The Ethiopian GOVERNMENT originally stated that it would not take any water for irrigation but only wanted economic benefit from the hydroelectric power.

    Egypt already has a problem where there is not enough water for its own needs and worse the amount of water flowing has decreased and the Mediterranean sea is encroaching on the fresh water supply along the mouth of the Nile at the junction of the Mediterranean.

    The International community has condemned this dam and NO international financing was giving because the dam was deemed illegal but the rest of the world. ALL Government workers were required to give up one week of wages every month for a government bond to finance this dam as a result of the refusal of international lending sources.

    Three is international law on "international" rivers and Ethiopia has violated. Besides the reduction in the flow of water there is a greater threat to Egypt's national security in the power it gives over Egypt to force Egypt into any agreement Ethiopia wants under the threat of loss of more or even ALL water.

    Any references to the Aswan dam are foolish and irrelevant in this discussion as it had no influence on any other country's ability to receive the water it had been entitled to.

    Make no mistake, Egypt will never let this Dam finish under its current protocols.

    And as this seems to be a Christian/ Muslim/ Arab flash anger point I am forced to declare I am Irish/English/German born and raised American.

    This article by Motley Fool was poorly written and lack sound foundation of fact and should be removed as it only makes the management of the Motley fool look incompetent and unable to write a factual informed balanced report. I have tried to be respectful while calling the lack of due diligence in the research into this article into question.

    My expertise in this is multiple writings about this ongoing situation over the years, under another name, outlining the probability of war between Ethiopia and Egypt (but not an invasion.. just a single objective strike)

  • Report this Comment On January 11, 2014, at 8:54 PM, anashed wrote:

    This article is completeley biased showing Egypt as greedy and a bully.

    In a matter of fact, building the ethiopian dam will definitely decrease Egypt's water share for the following reasons:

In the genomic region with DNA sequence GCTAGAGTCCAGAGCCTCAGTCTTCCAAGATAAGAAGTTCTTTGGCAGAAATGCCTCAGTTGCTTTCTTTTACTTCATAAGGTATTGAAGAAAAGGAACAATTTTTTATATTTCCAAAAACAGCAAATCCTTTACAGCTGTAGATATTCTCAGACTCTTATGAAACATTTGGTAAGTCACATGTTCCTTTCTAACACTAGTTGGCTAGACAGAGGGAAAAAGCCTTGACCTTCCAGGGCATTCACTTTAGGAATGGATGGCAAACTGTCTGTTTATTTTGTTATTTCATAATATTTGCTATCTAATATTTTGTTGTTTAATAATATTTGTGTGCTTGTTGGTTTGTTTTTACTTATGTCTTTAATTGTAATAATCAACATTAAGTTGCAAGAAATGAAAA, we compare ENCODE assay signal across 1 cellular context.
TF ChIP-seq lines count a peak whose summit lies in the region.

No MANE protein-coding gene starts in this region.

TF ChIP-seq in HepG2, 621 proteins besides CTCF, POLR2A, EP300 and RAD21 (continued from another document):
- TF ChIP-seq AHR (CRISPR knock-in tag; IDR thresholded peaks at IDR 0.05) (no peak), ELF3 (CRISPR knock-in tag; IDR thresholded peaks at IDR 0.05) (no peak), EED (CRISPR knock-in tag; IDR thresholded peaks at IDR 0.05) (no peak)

1- Temporary reduction until the reservoir of the dam is filled

    2- permanent reduction due to evaporation from the reservoir

    3- permanent reduction from any water that will be used by ethipia for irrigation

    and given that Egypt is already suffering from water shortage, such decrease will have a great impact.

    And while i believe ethiopia has the right to use the water, although they have lots of rainfall that can be used but its irregularity is a problem, such use should be done through negotiations not through bullying by Ethiopia's side.

  • Report this Comment On January 12, 2014, at 9:02 AM, eldakar wrote:

    If Ethiopia continue to violate the Nile agreement that they signed, Egypt will enforce it.

  • Report this Comment On January 12, 2014, at 1:50 PM, Ethiopian wrote:

    Ethiopia has said now and again it is not going to use the Blue Nile for irrigation. That is understood.

    But to claim that Egypt alone has the right the Nile only for itself is absurd. An international panel have already reported that the Dam will not make a significant harm to the downstream countries. Ethiopia is not out to harm Egypt in anyway. The Dam is going to be built.

    Some people suggest a strike (a war) by Egypt. You people do not know the mentality of Ethiopians. Very polite but when anyone come with aggressive intention, The aggressive part have always been massacred. That is why that Ethiopia have always been independent nation.. Ask the Egyptians. We have been at war about 16 times and they have always been massacred. The Egyptians even came with Swiss and American mercenaries and were annihilated. I do not advise the Egyptians even to think about it. The retaliation by Ethiopia will may be severe. Ethiopia can for example divert the tributaries, about one thousand of them can be diverted. Not a difficult task. Another fact is Ethiopians can fight. I hope it does not come to this war business. No one wins. The Egyptians should take to reason.

    Someone commented 'Ethiopia continue to violate the Nile agreement'. Ethiopia was not a part of the agreement and never signed any agreement.

    THE BLUE NILE/ABAY DOES BELONG TO ETHIOPIA TOO. IT ACTUALLY FLOWS FROM ETHIOPIA. AND I DO NOT AGREE IT BELONGS ONLY TO ETHIOPIA, THE SUDAN OR EGYPT.

  • Report this Comment On January 12, 2014, at 5:15 PM, Yegenebale wrote:

    We have the right to use our water period. If you want to go war with Ethiopia again, you can try it. I am Ethiopian American, I will fight for both countries. God bless Ethiopian and American.

  • Report this Comment On January 14, 2014, at 4:25 PM, sudani wrote:

    Ethiopia was not part of 1959 treaty..they have no obligations towards it..International laws do not prevent Ethiopia from making use of the waters flow from its lands especially if there is no harm to Egypt..Egyptians should admit their weak situation and false argument..nothing for free..desalination of sea water through nuclear power is rational alternative or divertion of congo river tributary into the nile basin or if this is not possible awlad bomba to lick Ethiopian and Sudanese balls:)